Gold Prices Dip Slightly on Improving Economic Data

Tickers in this article: AEM KGC GLD NEM ABX IAU
Updated from 12 p.m. EST with settlement prices and remarks from Federal Reserve Chairman Bernanke

NEW YORK ( TheStreet) -- Gold prices dipped further Tuesday after Federal Reserve Chairman Ben Bernanke warned that a full realization of automatic tax increases and spending cuts that would go into effect in 2013 -- the so-called fiscal cliff -- would pose a threat to the U.S. economy.

Gold for December delivery lost $10.80 to settle at $1,723.60 an ounce at the Comex division of the New York Mercantile Exchange. The gold price traded as high as $1,736 and as low as $1,722.70 an ounce, while the spot price was dropping $5.40, according to Kitco's gold index.

Most Recent Quotes from www.kitco.com

Traders already had been taking early profits Tuesday morning encouraged by improving economic data ahead of the Thanksgiving holiday weekend.

"I think we've really got a bunch of numbers hanging over where we are here, I mean, the resistance is very noteworthy in this levels of $1,739 to $1,743 an ounce ," said Stanley Dash, vice president of applied technical analysis at TradeStation Securities. "The momentum picture has gotten more favorable, commitments of traders picture has gotten more favorable ... open interest is steady."

Silver prices for December delivery fell 26 cents to $32.93 an ounce, while the U.S. dollar index was lowering 0.09% to $80.95.

Should the full fiscal cliff occur, Bernanke warned that it could send the economy toppling back into a recession.

"A failure to reach a timely agreement this time around could impose even heavier economic and financial costs," Bernanke said.

The Census Bureau reported Tuesday that housing starts rose to an 894,000 annual rate in October, which was more than the 840,000 that an average of economists had expected.

The promising housing news extended months of improving housing data that has suggested a constant advance in the housing market, and by extension, greater health in the U.S. economy.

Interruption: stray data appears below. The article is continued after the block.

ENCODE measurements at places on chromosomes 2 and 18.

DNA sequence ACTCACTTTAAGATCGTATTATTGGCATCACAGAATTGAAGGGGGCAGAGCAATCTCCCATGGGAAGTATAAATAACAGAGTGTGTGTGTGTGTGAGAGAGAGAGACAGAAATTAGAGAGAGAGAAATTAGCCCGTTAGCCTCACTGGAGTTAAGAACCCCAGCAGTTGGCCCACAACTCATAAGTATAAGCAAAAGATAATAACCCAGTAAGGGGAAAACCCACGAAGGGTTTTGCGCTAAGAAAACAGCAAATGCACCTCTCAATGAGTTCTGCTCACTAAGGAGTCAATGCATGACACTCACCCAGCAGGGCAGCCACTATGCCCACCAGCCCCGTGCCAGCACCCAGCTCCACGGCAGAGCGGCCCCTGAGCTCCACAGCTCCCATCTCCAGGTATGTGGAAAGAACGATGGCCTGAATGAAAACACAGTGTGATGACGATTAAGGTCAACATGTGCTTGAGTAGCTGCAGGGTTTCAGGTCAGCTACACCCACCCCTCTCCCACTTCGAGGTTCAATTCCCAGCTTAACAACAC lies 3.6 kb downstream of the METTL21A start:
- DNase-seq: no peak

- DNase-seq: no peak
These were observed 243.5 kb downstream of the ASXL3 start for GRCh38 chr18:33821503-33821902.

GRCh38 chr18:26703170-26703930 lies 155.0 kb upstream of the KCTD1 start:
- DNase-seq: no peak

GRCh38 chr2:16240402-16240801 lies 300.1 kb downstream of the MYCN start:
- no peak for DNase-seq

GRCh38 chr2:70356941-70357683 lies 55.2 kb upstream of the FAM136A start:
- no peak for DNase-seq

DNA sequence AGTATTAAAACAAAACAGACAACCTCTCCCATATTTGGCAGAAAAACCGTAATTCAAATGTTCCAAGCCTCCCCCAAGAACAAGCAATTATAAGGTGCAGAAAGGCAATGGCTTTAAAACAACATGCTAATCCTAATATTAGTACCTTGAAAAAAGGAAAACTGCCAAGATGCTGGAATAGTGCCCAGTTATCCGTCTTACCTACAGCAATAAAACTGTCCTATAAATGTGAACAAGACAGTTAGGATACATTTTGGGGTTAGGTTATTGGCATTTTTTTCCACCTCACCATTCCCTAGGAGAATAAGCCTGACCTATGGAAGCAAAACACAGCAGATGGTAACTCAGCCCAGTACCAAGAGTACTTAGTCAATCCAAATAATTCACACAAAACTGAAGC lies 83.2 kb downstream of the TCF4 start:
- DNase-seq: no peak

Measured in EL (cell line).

Bernanke has said the implementation of the central bank's open-ended, mortgage-backed security purchasing program -- known as quantitative easing, or QE3 -- would remain in effect until the economy and labor market had shown meaningful and sustained improvement. The ambiguity of the Fed chairman's statement has left most gold traders without clarity as to when the program would end.

Quantitative easing is seen my many analysts as a long-term net positive for the price of gold as they view open-ended monetary stimulus as an inflationary policy.

Fed Bank President Jeffrey Lacker, though, said Tuesday morning at the Shadow Open Market Committee's Fall Symposium that he did not support the idea of linking labor market developments to the bank's stimulus program because it could cause inflation levels to rise .

Bernanke did not offer more transparency on how long the Fed will stick with its easing program.

Usage of this site is governed by TheStreet's Terms of Use available here. Information collected on this site may be collected by TheStreet and OC Register. TheStreet's use of information collected on this site will be governed by TheStreet's privacy policy available here. OC Register's use of information collected on this site will be governed by OC Register's privacy policy available here. If either TheStreet's or OC Register's privacy policy have provisions that are more restrictive than the provisions of the other party's privacy policy, such more restrictive provisions shall not apply to such other party.

Copyright © 2012 Orange County Register Communications. All Rights Reserved.
Site Help | Site Map